9 thoughts on “A “garnet-red teardrop falling from the cheek of the future…”

  1. Lee Muller

    As long as the taxpayers are not subsidizing these experiments in hydrogen power, fuel cells, hybrid engines, I am all for it.

    Honda just last year discontinued most of their hybrid models.
    So did Toyota.

    The federal government under Bush sank tens of billions of dollars in to research for solar and wind power, with no real results. If it isn’t feasible in the free market, it means it is not the most efficient and cost-effective form of energy.

  2. Lee Muller

    That’s right, these technologies are just out of the experimental phase, and are inefficient, wasteful, create other pollution costs and problems, and may never be competitive.

    In other words, they involve lots of risk.
    That is why private investors need to be making ALL DECISIONS about whether to fund R&D into these commercial products.

    Government bureaucrats, academics, and politicians do not have the proper motivations or expertise to make the right decisions which will be most beneficial to the public.

  3. normivey

    GM and Chrysler and Wall Street have proved that when businesses operate with the sole motivation of monetary profit without concern for the public good or smaller market niches, they will eventually kill the goose that laid the golden egg in their greed. Since our government is going to spend huge amounts of taxpayers’ money (I don’t see that ending anytime soon, no matter who’s in the majority), I’d rather they spend it on developing technologies that will improve our lives, our security and our environment rather than bailing out poor decision-making.

  4. Bill C.

    How do you have a “colleague” when you’re not employed? Or was this a case of two unemployed writers sitting around the kitchen table?

  5. Rick

    @ Lee: The problem with a capitalist approach to EVERYTHING is that you end up with short term results led by the bullish and brash. I’m no communist, but you need to nurture new technologies like this. They are expensive to develop, but they will be worth it.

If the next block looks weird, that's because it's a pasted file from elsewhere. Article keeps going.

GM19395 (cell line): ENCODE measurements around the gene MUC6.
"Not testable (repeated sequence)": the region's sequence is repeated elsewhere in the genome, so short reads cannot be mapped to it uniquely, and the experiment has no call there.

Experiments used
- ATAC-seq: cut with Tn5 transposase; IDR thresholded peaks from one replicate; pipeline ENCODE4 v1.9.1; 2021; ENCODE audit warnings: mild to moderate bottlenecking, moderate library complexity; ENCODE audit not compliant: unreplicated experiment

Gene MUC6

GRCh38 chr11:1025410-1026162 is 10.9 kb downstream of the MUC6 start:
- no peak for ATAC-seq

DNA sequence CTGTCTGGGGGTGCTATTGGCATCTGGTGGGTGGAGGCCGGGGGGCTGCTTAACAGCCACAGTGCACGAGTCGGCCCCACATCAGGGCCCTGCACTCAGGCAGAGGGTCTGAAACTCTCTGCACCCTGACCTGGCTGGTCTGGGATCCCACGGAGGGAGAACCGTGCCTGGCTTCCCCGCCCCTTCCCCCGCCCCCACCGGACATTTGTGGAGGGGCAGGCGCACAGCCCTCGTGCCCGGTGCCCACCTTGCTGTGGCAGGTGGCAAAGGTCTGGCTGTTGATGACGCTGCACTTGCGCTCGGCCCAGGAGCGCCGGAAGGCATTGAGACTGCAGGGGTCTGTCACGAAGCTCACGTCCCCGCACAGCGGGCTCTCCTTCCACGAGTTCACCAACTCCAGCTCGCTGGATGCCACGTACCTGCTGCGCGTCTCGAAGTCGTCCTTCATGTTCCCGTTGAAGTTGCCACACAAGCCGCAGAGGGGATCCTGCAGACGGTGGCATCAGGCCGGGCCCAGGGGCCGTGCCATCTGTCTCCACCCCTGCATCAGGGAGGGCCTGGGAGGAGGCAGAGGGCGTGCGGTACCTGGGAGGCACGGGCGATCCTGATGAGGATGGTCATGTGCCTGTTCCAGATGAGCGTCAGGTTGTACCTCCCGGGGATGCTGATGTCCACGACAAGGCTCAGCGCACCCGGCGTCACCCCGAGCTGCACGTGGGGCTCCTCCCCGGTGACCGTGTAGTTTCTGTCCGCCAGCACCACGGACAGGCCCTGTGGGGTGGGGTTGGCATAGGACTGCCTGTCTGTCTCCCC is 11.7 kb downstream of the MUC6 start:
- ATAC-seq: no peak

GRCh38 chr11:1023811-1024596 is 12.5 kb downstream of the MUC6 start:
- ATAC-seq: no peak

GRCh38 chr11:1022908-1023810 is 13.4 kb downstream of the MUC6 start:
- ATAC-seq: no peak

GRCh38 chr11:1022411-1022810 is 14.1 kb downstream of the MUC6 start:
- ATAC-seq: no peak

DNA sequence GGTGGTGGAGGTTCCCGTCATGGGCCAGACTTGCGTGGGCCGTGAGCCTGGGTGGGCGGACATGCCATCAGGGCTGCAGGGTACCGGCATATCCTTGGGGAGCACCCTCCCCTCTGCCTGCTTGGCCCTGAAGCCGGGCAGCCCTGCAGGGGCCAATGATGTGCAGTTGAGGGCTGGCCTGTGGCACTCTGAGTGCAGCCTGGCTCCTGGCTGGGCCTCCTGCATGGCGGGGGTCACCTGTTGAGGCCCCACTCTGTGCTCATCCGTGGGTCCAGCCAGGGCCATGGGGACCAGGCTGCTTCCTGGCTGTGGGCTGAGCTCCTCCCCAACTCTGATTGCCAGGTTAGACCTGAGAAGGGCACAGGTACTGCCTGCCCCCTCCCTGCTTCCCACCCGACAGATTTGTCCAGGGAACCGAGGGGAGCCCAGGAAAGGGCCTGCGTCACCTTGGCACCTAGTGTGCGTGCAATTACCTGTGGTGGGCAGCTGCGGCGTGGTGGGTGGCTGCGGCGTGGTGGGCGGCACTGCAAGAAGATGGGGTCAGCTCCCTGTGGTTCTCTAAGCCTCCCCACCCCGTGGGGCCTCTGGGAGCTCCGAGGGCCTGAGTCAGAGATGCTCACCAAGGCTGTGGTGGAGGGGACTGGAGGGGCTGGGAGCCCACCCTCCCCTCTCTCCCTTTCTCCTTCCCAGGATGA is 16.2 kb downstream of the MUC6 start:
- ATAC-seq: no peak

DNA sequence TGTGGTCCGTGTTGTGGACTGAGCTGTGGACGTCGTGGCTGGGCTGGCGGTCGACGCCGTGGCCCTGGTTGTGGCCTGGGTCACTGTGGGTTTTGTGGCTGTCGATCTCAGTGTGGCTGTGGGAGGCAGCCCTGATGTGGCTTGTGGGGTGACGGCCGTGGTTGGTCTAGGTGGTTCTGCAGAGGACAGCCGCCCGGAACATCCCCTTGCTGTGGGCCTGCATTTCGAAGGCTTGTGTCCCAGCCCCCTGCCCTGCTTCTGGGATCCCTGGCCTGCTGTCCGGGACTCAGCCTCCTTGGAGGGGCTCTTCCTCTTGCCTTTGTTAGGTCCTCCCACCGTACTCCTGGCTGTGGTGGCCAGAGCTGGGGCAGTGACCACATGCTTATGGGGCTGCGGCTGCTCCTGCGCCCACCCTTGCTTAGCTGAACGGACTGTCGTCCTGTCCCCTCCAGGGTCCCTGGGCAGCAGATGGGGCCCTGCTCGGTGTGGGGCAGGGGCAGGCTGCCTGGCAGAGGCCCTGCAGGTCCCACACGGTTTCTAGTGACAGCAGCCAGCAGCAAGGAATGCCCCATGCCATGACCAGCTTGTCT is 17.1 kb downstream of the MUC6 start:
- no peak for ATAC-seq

We already know what is wrong with oil: It’s polluting, and it will run out soon.

  6. Lee Muller

    I get tired of hearing non-business people mouthing slogans about “capitalists only have a short-term view”.

    Any car company takes at least 3 years to design and bring a new model to market, using proven technologies. When the car is truly innovative, it takes 5 or 10 years. Most GM models take too long, about 5 years.

    The only reason GM is losing money is unsustainable old labor contracts which pay the current workers too much, and promise retirees too much. If GM would bring its labor costs in line with Toyota and Honda here in the US, they would outperform Toyota and Honda financially.

    GM’s sales are down 34% in March vs 2008.
    Honda and Toyota’s sales are down 48%.

    GM has a more viable technology in the revival of its electric car, the Volt. Hydrogen fuel cell cars are inferior to electric cars in every way, and they require an infrastructure which does not exist.

    Just read today’s column in The State about the hydrogen bus purchased by our bankrupt transit system, that will not even be operational for months, and costs 5 times as much as a diesel bus to buy and operate.

  7. Brad Warthen

    The “colleague” was Cindi Scoppe. She shared it with me in the same spirit, and for the same reasons, as she would have when I was at the paper — one journalist pointing out something to another. Hence “colleague.”